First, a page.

FLIGHT DEPT PROFILE

Martin Resource Management builds petroleum business with diverse fleet

Aviation unit operates Learjet 45XR, Citation CJ3 and CJ1, King Air 350 and 2 Cirrus SR22s.


Scheduler & Flight Coordinator Linda Ware greets people at the front door and coordinates trip requests and ground transportation.

A growing fleet

The company's diverse fleet has grown around its evolving transportation requirements. The King Air was acquired in the mid-1990s when most trips were to destinations in Texas and surrounding states where petroleum-related work is heavily concentrated.

The Learjet 45 was acquired in 2005 when trips to New York City and the west coast became more frequent. In 2007 the first Cirrus was added to accommodate individuals needing to go to nearby destinations such as Houston or Dallas. As this requirement grew, another Cirrus was added.

Martin added the CJs to provide supplemental lift to meet the needs of an increasingly diverse business, with the CJ1 acquired first, followed by a CJ2. Earlier this year the CJ2 was replaced by a new CJ3.

Today the Learjet and the King Air are the primary workhorses of the fleet, with the Lear logging close to 400 hrs annually and the King expected to fly about 350. The 2 CJs will probably record 300 hrs each and the 2 Cirrus airplanes about 150 hrs each.

Despite being in the petroleum industry, Martin does not maintain an aviation fuel farm. Instead it has a fueling contract with KRS Aviation, an FBO at GGG which is next door to the Martin hangar and also provides aircraft handling services and support.

Jim Caffey serves as chief pilot for Martin. He directs a crew of 6 pilots, each rated in 2 types. Although 1 pilot is assigned primarily to the Cirrus, all 7 fly the single-engine missions occasionally.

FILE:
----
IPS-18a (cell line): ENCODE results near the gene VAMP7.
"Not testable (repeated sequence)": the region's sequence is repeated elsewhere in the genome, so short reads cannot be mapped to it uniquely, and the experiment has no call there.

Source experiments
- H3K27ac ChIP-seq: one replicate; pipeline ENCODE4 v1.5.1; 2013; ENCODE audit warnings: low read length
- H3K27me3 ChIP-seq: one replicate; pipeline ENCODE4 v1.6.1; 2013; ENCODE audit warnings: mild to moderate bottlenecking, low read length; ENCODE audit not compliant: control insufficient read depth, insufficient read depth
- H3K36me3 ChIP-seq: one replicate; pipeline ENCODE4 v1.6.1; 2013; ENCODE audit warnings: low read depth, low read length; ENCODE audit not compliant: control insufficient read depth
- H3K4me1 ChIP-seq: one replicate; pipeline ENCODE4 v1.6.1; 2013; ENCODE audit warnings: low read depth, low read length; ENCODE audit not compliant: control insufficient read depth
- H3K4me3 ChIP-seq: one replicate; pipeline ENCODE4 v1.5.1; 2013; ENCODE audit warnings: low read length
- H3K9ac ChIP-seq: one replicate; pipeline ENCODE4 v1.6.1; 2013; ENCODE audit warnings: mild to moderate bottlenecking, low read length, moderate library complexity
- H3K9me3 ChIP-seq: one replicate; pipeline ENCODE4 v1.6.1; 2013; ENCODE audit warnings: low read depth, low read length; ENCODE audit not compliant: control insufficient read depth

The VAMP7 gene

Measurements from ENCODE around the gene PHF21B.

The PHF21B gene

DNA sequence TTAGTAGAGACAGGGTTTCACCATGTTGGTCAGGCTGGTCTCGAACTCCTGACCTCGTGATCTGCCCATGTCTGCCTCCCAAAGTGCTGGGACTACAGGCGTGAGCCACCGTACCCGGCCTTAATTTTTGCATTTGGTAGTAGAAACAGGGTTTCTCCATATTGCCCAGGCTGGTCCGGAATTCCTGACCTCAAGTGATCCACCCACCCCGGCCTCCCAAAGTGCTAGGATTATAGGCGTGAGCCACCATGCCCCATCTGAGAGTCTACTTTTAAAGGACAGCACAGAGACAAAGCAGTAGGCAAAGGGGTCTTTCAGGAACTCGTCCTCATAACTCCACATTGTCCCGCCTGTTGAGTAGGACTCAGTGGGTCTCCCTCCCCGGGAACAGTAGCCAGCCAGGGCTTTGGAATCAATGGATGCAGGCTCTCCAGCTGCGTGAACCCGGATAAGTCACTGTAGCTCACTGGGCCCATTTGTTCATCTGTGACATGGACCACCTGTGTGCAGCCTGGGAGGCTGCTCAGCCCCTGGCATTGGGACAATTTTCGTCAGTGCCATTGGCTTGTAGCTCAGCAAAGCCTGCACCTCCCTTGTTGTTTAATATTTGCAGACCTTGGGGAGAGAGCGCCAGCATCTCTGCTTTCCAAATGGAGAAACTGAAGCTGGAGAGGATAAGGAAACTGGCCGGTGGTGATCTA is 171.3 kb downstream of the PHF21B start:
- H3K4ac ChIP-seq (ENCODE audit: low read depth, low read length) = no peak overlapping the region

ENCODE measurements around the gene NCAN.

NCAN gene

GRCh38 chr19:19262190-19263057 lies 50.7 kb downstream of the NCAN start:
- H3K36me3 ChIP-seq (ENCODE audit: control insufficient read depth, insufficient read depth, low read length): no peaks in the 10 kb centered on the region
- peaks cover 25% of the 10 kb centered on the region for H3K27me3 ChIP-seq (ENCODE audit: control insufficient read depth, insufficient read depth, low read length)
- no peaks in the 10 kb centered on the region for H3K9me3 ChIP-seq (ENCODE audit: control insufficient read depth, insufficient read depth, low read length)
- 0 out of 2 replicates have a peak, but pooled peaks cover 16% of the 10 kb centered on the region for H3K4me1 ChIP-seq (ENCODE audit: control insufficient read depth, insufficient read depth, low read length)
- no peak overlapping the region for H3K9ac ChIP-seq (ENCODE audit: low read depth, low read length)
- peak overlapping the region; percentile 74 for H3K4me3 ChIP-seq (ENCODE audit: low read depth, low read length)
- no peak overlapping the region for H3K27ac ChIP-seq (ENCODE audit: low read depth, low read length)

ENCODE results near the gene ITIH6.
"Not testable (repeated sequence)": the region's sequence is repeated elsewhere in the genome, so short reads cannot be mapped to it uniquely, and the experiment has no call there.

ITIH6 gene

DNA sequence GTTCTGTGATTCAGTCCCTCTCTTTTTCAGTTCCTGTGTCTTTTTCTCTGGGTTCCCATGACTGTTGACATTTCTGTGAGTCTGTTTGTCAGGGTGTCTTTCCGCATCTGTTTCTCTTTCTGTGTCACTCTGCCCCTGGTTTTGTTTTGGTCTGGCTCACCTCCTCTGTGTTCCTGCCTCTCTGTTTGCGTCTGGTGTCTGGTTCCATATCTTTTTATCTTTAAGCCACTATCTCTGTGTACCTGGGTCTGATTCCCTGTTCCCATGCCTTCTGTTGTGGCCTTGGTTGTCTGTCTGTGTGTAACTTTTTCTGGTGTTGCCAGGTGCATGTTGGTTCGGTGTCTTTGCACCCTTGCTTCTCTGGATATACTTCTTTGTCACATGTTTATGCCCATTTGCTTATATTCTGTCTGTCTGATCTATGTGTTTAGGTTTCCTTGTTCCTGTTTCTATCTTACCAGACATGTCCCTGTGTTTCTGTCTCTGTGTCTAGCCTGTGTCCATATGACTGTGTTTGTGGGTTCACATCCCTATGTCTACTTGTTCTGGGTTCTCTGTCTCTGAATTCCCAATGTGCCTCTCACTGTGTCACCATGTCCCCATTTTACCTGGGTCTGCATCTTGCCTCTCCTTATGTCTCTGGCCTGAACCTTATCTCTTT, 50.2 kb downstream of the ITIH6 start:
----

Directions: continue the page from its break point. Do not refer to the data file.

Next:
The Martin flight department prefers to develop its pilots from within. Caffey was initially hired as an SIC in the King Air. A local product, he graduated from the aviation program at nearby LaTourneau University in Longview. He gave flight instruction and flew charter and corporate jobs until joining Martin about 10 years ago. He became chief pilot 2 years ago.

Martin pilots typically log about 300 hrs a year. The department operates 7 days a week. Turnover is not common, but when openings occur the department looks to fill them from the ranks of contract pilots it uses to cover vacations, sick days or other instances supplemental staffing is required.

Martin Aviation pilots in the department's flight planning office prepare for another day supporting the company's transportation requirements.

"Everybody we've hired since I've been here was used as a contract pilot with us first," Caffey said. "It helps to make sure they're going to be a good fit."

Although the company doesn't have hard minimums, it prefers to hire pilots with at least 1500 hrs who have graduated from Part 141 training programs. New Martin pilots begin flying the Cirrus and work up to flying SIC slots in the Citations and King Air. Flying PIC in one of the jets requires at least 200 hrs in type.